Science publications and the mainstream media have officially written off the UFO phenomenon. UFO reports are way down, they triumphantly proclaim, despite the proliferation of cell phone cameras and an unlimited ability to upload anomalous images to the Internet.
If UFOs were alien spacecraft or plasma-based life forms there is no reason why UFO reports would decline so precipitously, they assert, since photographic proof to back up UFO sightings up is now so easy to obtain. Therefore, these skeptics conclude, UFO reports must be down because people know better than to believe in such nonsense in this more scientifically enlightened age.
But as Mark Twain might say if he were here with us today, rumors of the death of the UFO phenomenon have been greatly exaggerated. The claim that UFO reports have declined is not based on fact but on a selective (non) examination of the evidence.
The Game is Rigged
When media figures say UFO reports are down, what they really mean is that far fewer people are reporting UFOs to them – as if anyone would ever think of doing that now.
In the past people would call local TV or radio stations if they saw something strange in the sky, and if the local newspaper found out they might send a reporter out to interview the UFO witness for a feature story in their “Human Interest” section.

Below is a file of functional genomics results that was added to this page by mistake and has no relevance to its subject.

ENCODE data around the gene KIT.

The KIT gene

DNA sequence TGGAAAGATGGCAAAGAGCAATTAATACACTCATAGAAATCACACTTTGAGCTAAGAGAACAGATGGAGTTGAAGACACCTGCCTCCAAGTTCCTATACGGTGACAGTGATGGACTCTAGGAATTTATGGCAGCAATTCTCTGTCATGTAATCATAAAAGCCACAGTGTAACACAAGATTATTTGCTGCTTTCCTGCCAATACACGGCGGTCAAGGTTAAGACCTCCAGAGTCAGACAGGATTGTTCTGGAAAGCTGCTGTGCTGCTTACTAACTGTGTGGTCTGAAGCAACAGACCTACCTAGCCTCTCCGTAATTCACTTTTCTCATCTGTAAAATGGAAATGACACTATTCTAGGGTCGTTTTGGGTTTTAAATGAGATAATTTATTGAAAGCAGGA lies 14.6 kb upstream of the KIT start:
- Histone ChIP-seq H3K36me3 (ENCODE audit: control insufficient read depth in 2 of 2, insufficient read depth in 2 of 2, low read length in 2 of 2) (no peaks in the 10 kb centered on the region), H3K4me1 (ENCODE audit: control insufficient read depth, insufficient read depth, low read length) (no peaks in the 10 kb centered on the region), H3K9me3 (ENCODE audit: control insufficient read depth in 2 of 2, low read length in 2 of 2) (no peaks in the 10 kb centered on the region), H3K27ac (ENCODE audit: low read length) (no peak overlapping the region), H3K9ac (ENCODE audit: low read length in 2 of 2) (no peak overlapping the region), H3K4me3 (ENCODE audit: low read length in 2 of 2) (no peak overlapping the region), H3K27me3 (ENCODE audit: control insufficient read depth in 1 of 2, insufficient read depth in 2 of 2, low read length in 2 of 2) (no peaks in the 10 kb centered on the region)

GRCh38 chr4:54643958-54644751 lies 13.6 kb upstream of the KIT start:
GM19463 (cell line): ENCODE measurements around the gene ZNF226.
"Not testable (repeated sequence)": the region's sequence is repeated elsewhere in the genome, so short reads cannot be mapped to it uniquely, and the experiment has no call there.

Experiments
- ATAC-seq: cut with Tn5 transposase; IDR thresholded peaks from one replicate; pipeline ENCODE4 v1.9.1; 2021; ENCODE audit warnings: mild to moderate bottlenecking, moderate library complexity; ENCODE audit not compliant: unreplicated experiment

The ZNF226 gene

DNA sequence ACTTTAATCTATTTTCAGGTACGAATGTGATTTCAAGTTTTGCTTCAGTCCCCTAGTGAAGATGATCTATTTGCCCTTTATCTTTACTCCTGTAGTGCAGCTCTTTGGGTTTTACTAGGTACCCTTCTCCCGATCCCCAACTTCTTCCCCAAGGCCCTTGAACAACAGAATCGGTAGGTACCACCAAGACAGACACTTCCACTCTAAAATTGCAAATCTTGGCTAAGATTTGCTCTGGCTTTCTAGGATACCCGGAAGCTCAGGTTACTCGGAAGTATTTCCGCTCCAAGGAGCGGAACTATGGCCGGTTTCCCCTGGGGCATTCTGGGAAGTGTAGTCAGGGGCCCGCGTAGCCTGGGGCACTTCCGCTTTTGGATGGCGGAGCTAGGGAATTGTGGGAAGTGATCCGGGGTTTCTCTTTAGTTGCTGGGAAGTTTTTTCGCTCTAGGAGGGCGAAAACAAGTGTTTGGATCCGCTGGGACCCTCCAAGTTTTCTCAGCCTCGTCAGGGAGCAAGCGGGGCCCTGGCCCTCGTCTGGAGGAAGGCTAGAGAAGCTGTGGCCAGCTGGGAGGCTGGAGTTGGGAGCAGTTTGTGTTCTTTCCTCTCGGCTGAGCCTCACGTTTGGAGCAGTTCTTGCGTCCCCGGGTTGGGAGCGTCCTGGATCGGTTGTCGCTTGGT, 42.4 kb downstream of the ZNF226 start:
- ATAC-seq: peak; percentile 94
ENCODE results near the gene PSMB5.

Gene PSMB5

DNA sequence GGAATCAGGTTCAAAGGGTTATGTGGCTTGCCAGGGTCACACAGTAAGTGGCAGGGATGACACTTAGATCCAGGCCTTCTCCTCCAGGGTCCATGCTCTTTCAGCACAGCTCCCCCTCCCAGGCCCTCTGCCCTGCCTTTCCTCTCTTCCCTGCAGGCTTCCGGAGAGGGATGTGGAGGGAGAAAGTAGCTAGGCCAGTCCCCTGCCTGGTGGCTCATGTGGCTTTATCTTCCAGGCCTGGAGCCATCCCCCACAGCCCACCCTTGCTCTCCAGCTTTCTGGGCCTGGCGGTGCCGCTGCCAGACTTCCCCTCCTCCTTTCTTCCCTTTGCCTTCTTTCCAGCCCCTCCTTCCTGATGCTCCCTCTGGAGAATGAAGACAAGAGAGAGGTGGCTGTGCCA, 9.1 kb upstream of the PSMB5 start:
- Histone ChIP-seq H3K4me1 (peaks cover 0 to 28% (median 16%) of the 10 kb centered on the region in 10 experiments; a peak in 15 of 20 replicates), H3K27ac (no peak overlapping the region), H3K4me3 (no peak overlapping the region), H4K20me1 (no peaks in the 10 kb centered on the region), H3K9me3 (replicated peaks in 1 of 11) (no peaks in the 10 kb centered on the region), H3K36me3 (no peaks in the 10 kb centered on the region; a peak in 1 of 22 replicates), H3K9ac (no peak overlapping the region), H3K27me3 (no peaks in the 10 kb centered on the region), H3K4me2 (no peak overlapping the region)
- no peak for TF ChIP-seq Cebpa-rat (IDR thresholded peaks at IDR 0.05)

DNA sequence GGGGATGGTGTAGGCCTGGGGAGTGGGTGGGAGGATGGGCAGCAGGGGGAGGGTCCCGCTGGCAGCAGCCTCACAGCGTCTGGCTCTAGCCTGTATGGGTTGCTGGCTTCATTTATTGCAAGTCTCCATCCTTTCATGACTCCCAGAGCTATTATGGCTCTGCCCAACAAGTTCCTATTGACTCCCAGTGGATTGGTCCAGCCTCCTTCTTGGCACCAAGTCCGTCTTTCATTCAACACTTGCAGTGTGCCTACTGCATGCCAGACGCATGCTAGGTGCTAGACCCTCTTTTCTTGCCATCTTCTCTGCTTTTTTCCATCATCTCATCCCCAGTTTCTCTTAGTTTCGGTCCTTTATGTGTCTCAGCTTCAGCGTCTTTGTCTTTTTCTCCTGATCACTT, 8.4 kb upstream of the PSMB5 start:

Needless to say this would never happen today. In 2015 the mainstream media no longer has any interest in what they see as tin-foil-hat nuttery. Meanwhile the U.S military isn’t collecting UFO reports anymore, and no self-respecting scientist or scientific journalist would be caught dead investigating a crazy story about funny lights bouncing around in the sky.
In truth we don’t know if UFO reports have decreased, let alone sightings. When people do report anomalous sightings it is usually online to organizations like the Mutual UFO Network (MUFON) or the National UFO Reporting Center (NUFORC), or to dozens of other smaller organizations that conduct investigations locally and are always on the lookout for good leads. There’s really no way to collect, collate and process this scattered information accurately and comprehensively, making it virtually impossible to calculate how many UFO reports are being made in the United States or anywhere else across the globe.
As for the videos and photos, there are actually thousands of them out there, but no one knows for sure how many are legitimate and how many are photo-shopped fakes. As a result it is harder than ever to figure out what people are or are not seeing in the skies over America.
There are none so Blind …
So are UFO sightings, or UFO reports, really declining? No one knows for sure, and despite their smug self-assurance establishment scientists and science writers know less than most. After all, how can you know anything about a subject you refuse to investigate?